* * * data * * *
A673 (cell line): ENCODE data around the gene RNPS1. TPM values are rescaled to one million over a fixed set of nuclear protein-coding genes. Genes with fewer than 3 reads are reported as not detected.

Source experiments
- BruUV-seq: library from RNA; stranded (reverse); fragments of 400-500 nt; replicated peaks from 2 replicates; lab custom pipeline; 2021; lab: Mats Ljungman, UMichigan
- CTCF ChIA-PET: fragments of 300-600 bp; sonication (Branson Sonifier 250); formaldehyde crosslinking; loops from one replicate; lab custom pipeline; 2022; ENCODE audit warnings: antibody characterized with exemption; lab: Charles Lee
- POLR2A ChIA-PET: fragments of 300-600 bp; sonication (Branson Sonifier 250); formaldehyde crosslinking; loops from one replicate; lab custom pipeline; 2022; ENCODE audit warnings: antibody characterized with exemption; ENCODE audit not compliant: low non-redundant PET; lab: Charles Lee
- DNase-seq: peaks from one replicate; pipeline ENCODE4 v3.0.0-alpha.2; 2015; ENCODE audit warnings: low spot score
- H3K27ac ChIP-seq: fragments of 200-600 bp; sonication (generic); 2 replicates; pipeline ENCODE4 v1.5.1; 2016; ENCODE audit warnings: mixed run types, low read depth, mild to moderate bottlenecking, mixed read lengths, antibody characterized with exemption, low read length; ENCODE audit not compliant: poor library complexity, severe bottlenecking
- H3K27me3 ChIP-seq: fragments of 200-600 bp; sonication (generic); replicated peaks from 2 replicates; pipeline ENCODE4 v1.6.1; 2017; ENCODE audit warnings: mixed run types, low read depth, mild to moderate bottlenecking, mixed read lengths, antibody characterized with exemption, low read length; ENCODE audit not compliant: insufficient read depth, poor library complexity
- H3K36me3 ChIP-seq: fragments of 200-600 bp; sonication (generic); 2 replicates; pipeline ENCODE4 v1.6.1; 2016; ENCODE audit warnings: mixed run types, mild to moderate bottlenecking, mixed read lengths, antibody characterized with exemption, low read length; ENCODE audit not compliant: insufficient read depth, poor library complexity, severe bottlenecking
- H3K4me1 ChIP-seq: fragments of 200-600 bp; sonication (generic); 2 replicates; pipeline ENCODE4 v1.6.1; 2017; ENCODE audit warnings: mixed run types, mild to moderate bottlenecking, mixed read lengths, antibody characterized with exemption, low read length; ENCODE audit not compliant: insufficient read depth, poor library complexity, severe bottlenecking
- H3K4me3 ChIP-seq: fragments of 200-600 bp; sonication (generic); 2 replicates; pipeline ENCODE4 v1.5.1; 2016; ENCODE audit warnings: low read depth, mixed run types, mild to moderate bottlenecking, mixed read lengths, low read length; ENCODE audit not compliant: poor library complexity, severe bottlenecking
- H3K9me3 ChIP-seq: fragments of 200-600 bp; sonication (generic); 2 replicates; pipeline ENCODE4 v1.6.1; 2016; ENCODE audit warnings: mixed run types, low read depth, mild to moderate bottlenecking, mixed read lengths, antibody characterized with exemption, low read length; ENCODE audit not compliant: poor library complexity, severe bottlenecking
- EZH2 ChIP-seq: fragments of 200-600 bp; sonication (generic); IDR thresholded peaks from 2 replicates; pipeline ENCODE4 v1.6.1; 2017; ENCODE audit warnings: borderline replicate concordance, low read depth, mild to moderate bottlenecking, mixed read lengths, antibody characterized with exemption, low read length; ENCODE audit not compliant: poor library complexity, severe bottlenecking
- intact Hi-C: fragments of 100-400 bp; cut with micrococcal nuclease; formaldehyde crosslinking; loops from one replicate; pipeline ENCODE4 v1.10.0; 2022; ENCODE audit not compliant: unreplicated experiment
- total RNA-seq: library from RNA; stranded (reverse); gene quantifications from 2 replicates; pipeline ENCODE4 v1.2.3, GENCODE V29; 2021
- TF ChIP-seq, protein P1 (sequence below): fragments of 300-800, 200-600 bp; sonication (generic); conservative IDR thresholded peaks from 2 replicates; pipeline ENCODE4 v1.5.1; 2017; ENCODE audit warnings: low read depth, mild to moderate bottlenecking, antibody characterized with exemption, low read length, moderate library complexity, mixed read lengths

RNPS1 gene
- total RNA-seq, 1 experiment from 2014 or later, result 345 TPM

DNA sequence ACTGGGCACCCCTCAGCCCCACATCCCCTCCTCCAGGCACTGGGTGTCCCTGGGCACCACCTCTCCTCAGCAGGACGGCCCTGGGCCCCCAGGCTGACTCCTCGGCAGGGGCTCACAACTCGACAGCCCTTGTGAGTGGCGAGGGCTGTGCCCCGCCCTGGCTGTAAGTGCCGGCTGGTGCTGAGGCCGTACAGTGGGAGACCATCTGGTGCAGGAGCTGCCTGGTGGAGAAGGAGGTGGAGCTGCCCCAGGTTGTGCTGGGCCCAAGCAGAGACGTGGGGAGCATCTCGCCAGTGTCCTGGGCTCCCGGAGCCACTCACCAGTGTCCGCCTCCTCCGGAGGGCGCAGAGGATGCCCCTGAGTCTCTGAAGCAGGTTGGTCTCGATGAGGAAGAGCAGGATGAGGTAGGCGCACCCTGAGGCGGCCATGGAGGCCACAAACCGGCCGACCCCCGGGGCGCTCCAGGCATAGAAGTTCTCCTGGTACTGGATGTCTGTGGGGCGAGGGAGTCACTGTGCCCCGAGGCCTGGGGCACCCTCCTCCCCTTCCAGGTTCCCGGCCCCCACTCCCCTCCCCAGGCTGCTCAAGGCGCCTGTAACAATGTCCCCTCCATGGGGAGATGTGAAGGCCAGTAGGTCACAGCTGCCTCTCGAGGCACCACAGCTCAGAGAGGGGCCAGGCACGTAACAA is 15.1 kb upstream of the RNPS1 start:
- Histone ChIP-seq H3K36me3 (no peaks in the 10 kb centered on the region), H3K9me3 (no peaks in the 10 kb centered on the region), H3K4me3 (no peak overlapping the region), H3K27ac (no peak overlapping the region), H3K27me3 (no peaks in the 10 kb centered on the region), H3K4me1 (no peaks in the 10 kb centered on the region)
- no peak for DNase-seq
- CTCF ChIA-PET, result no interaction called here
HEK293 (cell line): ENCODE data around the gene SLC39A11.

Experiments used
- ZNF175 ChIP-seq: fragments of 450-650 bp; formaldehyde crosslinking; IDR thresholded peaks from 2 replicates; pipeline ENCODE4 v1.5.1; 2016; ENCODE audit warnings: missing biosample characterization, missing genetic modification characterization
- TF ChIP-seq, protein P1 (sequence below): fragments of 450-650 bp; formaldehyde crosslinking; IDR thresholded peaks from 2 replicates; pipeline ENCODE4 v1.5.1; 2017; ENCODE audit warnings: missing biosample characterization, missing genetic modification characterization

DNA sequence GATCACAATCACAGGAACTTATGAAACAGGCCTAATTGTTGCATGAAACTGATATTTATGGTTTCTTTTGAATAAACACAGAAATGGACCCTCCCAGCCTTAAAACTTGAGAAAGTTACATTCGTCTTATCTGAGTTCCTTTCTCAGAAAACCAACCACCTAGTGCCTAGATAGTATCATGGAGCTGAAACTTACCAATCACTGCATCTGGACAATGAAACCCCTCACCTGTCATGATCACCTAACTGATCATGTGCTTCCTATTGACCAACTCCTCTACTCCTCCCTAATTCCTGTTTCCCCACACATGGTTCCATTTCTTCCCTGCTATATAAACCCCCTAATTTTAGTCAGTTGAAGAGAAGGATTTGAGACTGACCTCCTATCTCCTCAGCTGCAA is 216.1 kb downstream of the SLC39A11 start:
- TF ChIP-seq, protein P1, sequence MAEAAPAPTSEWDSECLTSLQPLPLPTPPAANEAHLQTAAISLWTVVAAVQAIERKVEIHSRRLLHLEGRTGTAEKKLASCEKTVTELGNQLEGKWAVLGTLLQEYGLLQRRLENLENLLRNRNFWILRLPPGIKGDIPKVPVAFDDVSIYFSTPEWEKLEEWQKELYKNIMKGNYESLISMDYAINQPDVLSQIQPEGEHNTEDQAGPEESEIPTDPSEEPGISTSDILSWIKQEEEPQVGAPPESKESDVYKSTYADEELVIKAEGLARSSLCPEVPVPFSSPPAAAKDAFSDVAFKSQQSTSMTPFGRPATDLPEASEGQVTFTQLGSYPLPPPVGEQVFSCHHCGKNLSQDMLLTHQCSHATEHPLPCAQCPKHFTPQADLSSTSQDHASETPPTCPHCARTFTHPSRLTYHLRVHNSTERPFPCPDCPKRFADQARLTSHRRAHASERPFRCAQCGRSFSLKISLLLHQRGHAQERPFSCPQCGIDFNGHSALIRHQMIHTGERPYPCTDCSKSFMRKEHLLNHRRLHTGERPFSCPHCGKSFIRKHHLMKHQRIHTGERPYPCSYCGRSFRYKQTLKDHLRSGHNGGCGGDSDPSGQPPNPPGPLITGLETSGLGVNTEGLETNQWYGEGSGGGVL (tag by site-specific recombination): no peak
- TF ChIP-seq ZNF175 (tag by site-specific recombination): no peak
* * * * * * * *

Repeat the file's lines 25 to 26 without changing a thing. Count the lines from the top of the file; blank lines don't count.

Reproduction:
- ZNF175 ChIP-seq: fragments of 450-650 bp; formaldehyde crosslinking; IDR thresholded peaks from 2 replicates; pipeline ENCODE4 v1.5.1; 2016; ENCODE audit warnings: missing biosample characterization, missing genetic modification characterization
- TF ChIP-seq, protein P1 (sequence below): fragments of 450-650 bp; formaldehyde crosslinking; IDR thresholded peaks from 2 replicates; pipeline ENCODE4 v1.5.1; 2017; ENCODE audit warnings: missing biosample characterization, missing genetic modification characterization